New York governor Kathy Hochul on Thursday declared progress in her push to make her state the first in the nation to ban natural gas in new buildings, announcing a budget agreement that would mandate new buildings be "zero emissions" starting in 2025.
The state is "going to be the first state in the nation to advance zero emissions in new homes and buildings," Hochul said during a speech at the State Capitol in Albany. If the budget passes, natural gas appliances will be banned in new small buildings by 2025 and large buildings by 2028.
"Our budget prioritizes nation-leading climate action that meets this moment with ambition and the commitment it demands," Hochul said.
Hochul's announcement comes just months after she and Democrats in the state legislature pledged support for the controversial policy. "We are taking these steps now because climate change remains the greatest threat to our planet, and to our children and grandchildren," Hochul said in January.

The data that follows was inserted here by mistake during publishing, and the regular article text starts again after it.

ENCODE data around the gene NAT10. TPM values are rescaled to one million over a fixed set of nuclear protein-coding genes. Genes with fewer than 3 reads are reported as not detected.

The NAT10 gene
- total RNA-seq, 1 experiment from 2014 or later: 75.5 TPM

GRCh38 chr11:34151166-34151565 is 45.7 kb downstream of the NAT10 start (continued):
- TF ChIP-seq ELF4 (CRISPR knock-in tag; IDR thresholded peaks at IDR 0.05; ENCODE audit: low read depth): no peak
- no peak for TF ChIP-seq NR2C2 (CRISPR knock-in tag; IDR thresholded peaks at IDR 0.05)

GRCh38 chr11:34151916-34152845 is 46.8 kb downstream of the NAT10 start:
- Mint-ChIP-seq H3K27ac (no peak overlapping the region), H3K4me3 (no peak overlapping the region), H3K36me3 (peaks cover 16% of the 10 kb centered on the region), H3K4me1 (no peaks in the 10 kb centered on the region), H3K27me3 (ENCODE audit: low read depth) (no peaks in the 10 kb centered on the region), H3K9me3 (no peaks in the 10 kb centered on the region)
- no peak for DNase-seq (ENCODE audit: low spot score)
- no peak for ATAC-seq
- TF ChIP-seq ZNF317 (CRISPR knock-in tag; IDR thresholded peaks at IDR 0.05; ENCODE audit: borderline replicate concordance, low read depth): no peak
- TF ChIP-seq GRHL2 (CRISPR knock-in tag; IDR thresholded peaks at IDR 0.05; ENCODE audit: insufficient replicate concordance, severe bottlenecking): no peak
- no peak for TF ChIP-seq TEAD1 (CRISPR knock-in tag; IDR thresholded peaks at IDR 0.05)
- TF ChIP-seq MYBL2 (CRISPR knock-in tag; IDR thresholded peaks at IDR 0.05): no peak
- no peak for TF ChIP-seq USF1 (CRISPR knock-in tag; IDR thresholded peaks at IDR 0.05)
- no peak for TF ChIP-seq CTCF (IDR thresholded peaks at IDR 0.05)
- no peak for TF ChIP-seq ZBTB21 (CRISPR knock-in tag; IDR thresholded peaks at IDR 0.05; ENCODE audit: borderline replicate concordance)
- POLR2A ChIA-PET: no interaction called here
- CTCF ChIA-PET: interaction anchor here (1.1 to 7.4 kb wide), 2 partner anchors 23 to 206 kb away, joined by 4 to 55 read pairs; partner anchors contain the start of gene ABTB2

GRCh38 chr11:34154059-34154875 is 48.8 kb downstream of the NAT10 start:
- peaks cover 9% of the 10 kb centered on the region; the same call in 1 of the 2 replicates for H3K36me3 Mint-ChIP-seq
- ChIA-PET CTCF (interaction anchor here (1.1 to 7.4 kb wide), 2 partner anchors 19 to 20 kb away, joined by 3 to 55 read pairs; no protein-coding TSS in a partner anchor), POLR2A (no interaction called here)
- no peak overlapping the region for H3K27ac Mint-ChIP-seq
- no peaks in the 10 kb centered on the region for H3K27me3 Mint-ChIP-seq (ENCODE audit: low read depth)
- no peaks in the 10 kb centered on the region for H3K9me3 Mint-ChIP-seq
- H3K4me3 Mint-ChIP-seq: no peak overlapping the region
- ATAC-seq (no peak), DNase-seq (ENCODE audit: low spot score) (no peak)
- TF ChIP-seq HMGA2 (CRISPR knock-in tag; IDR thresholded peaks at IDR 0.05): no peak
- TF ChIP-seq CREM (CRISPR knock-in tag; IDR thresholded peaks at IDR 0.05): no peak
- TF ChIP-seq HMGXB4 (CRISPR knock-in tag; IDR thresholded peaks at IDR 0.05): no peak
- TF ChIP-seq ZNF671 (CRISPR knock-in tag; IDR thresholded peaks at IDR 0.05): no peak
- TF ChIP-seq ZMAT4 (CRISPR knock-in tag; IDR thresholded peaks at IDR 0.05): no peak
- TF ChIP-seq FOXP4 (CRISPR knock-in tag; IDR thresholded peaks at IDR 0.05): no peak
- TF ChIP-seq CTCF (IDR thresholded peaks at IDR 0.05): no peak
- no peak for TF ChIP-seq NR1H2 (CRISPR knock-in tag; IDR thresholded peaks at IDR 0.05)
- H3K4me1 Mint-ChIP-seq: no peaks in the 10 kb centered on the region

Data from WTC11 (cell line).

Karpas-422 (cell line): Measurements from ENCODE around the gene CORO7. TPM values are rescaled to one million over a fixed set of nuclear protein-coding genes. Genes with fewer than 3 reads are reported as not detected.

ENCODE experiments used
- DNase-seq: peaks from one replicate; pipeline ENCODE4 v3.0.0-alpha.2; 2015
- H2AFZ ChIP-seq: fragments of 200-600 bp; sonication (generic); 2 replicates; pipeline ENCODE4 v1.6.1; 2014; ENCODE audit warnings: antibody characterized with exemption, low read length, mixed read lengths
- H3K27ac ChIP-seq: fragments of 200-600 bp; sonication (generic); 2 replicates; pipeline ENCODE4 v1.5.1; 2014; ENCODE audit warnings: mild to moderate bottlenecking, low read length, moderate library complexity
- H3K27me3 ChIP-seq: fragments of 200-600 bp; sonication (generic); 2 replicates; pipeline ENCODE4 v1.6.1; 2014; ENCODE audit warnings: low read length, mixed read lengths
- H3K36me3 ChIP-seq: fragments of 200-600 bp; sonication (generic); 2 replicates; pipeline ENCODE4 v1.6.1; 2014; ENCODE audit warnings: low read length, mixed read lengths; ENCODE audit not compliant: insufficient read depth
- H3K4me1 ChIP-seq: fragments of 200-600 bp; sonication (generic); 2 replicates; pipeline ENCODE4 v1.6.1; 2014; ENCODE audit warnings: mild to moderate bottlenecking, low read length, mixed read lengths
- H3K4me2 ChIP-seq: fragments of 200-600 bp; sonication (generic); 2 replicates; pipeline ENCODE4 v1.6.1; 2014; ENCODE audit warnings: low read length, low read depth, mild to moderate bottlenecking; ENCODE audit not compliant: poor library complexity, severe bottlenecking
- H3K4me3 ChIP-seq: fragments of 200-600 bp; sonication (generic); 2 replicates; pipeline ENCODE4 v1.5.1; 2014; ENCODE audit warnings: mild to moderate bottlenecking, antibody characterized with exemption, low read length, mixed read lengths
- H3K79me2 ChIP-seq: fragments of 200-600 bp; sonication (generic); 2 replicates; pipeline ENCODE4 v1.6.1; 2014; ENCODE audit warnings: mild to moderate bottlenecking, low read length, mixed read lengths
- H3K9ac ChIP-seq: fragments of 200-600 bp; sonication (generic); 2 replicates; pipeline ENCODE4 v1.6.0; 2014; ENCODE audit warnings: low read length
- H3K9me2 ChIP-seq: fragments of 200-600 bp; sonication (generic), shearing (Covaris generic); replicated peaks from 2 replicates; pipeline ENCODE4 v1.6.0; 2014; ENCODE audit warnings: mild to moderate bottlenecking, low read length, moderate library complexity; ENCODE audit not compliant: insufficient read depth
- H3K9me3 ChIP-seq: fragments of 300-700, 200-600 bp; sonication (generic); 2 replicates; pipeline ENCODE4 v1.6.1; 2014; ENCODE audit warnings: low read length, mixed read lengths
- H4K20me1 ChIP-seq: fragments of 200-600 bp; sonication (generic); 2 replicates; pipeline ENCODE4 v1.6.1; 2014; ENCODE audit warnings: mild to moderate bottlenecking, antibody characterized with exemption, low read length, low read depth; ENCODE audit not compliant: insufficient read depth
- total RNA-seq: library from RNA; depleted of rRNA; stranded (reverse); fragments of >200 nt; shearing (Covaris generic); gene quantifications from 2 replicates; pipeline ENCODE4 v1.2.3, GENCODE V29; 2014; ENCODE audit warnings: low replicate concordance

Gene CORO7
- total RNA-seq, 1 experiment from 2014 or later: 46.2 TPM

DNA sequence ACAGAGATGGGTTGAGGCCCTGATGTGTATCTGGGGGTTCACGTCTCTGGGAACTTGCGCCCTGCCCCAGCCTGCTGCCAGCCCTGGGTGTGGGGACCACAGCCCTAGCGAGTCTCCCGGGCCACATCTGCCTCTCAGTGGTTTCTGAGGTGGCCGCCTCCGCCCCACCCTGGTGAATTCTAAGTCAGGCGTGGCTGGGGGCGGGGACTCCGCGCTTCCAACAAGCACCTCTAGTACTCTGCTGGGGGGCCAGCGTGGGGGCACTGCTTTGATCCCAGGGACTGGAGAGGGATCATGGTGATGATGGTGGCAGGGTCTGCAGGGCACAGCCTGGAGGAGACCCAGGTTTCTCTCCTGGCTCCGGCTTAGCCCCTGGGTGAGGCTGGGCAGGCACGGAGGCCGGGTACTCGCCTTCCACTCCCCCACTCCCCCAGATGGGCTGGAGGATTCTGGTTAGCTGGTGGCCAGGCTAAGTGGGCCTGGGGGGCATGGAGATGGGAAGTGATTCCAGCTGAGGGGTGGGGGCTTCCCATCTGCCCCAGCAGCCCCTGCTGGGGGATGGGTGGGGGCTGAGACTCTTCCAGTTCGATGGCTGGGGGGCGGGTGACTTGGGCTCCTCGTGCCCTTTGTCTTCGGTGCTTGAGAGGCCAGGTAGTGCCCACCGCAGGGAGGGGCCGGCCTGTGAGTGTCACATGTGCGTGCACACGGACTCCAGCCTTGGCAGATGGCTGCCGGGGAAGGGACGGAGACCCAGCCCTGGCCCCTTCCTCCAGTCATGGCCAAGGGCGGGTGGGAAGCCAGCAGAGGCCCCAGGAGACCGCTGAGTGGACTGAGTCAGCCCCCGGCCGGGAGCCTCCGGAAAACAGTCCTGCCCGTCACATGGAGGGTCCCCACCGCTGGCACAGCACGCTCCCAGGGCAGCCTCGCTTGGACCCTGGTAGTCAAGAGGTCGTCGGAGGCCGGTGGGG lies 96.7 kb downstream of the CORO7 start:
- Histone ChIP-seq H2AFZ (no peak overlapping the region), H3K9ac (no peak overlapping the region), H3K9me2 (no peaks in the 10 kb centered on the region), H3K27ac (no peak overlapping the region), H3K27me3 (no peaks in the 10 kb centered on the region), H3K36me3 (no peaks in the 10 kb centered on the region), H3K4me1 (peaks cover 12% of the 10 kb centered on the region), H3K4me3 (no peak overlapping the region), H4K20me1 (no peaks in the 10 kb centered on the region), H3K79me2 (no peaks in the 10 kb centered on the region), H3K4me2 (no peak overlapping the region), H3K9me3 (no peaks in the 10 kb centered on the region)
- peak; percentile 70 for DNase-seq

It’s the latest move by Democrats to ban the use of natural gas and the appliances that rely on it. The Biden administration's Energy Department is advancing regulations that would effectively ban roughly half of gas stoves on the market from being sold.
The controversy surrounding gas stove bans kicked off in January, when a Biden-appointed commissioner of the Consumer Product Safety Commission, Richard Trumka Jr., floated banning gas stoves, citing a study by an environmental group that attributed 13 percent of U.S. childhood asthma cases to gas stoves.
Scientists later criticized the study. Facing backlash, White House press secretary Karine Jean-Pierre said Biden would not support such a ban. The Washington Free Beacon reported in January that the group behind the now-infamous study worked with the Chinese government to push "an economy-wide transformation" away from gas and oil.
Climate activists not only want gas banned, but also argue the administration must change how it refers to the substance. A climate group recently demanded the Biden administration stop using the term "natural gas" because it sounds too climate friendly. The group, Gas Leaks, suggested saying "fossil gas" or "methane gas" instead.